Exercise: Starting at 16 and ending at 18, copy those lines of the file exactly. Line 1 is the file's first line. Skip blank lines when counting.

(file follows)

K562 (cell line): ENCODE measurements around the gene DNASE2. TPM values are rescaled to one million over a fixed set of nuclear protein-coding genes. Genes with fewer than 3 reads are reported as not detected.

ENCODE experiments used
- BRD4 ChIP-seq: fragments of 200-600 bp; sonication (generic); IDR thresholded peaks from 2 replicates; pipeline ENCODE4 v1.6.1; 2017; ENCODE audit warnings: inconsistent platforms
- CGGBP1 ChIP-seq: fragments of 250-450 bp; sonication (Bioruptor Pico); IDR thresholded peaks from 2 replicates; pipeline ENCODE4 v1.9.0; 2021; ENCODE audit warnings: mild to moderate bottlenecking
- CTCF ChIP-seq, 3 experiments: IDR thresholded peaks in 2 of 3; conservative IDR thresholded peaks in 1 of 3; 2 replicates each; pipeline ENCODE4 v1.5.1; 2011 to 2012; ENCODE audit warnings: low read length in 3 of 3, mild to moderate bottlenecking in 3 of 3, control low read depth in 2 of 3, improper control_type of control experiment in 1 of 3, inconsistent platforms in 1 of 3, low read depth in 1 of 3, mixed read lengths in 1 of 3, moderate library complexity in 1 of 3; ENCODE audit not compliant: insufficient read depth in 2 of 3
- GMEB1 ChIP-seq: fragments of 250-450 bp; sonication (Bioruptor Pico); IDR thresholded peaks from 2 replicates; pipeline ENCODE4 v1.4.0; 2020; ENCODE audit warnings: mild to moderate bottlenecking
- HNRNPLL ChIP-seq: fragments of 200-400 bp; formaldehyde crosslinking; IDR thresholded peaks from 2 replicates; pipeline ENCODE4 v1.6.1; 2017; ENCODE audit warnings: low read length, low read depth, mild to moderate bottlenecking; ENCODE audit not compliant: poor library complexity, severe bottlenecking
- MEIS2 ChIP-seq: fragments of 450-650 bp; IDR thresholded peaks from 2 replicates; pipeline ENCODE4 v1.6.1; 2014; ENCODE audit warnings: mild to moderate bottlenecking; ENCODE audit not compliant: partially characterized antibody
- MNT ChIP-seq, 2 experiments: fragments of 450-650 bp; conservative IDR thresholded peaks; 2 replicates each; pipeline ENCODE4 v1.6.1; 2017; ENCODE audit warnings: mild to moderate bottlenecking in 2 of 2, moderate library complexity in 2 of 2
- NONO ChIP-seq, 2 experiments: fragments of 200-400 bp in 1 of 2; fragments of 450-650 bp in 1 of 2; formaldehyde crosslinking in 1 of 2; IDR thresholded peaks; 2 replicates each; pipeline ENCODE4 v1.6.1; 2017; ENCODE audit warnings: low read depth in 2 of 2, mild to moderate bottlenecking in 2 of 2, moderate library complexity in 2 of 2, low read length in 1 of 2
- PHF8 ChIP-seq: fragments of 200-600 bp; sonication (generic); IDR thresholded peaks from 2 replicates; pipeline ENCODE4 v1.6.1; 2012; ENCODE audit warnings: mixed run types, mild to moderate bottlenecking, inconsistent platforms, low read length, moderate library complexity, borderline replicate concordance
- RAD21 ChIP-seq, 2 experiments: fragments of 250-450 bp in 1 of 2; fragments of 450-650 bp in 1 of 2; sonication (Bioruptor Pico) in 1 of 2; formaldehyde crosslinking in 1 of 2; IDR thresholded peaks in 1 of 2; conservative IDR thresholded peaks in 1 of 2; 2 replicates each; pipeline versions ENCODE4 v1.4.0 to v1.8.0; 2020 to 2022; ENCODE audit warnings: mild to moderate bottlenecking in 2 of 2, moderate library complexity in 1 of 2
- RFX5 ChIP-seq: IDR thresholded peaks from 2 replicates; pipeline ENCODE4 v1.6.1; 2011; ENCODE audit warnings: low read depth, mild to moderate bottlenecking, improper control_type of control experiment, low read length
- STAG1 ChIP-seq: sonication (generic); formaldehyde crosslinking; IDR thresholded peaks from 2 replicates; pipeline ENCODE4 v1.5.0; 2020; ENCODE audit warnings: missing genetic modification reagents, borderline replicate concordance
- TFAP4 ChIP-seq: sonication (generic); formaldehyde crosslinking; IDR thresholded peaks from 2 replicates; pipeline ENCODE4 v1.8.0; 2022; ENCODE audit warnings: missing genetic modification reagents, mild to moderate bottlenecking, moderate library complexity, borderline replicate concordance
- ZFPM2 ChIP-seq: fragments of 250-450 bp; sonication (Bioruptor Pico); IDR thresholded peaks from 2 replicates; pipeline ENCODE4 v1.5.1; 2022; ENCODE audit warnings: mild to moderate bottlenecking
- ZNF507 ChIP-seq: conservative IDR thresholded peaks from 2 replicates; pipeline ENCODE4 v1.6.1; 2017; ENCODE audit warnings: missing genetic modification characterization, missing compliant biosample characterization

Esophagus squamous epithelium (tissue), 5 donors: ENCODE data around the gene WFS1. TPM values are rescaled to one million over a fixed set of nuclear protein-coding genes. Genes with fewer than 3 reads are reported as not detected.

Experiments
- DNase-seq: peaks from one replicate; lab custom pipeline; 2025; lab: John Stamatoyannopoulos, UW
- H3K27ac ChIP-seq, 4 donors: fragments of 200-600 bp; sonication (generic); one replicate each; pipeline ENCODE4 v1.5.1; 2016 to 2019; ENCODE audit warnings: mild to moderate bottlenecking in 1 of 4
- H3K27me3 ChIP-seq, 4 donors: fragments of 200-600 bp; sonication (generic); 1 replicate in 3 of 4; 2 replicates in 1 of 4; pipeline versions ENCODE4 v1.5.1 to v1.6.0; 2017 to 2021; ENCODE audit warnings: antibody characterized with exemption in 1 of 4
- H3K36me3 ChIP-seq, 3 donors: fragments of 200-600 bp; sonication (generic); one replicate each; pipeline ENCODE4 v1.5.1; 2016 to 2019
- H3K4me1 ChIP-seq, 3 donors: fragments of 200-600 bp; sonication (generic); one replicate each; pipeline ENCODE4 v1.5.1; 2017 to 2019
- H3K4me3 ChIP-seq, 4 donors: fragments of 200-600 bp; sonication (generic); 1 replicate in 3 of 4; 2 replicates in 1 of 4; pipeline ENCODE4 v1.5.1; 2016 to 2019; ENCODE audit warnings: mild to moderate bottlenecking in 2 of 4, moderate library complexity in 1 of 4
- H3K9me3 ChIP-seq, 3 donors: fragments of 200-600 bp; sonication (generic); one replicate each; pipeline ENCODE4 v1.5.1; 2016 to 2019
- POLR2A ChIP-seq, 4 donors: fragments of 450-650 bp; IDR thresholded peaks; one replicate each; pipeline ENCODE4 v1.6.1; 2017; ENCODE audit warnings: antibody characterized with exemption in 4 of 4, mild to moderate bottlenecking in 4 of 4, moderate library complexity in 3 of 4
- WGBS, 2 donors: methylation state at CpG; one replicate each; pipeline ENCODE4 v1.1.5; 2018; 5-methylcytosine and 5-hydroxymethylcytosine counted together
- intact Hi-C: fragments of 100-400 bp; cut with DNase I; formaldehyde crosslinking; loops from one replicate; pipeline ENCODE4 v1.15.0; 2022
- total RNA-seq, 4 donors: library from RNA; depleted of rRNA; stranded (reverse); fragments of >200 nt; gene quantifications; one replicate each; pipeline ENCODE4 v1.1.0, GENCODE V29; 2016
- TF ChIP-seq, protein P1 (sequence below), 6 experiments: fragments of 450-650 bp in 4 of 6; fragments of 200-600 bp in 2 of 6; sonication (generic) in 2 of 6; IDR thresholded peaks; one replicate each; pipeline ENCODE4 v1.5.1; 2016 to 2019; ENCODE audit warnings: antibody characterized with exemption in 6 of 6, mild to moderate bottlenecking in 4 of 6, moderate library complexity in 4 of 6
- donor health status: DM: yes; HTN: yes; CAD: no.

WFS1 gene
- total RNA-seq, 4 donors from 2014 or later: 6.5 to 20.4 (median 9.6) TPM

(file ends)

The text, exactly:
- ZFPM2 ChIP-seq: fragments of 250-450 bp; sonication (Bioruptor Pico); IDR thresholded peaks from 2 replicates; pipeline ENCODE4 v1.5.1; 2022; ENCODE audit warnings: mild to moderate bottlenecking
- ZNF507 ChIP-seq: conservative IDR thresholded peaks from 2 replicates; pipeline ENCODE4 v1.6.1; 2017; ENCODE audit warnings: missing genetic modification characterization, missing compliant biosample characterization

Esophagus squamous epithelium (tissue), 5 donors: ENCODE data around the gene WFS1. TPM values are rescaled to one million over a fixed set of nuclear protein-coding genes. Genes with fewer than 3 reads are reported as not detected.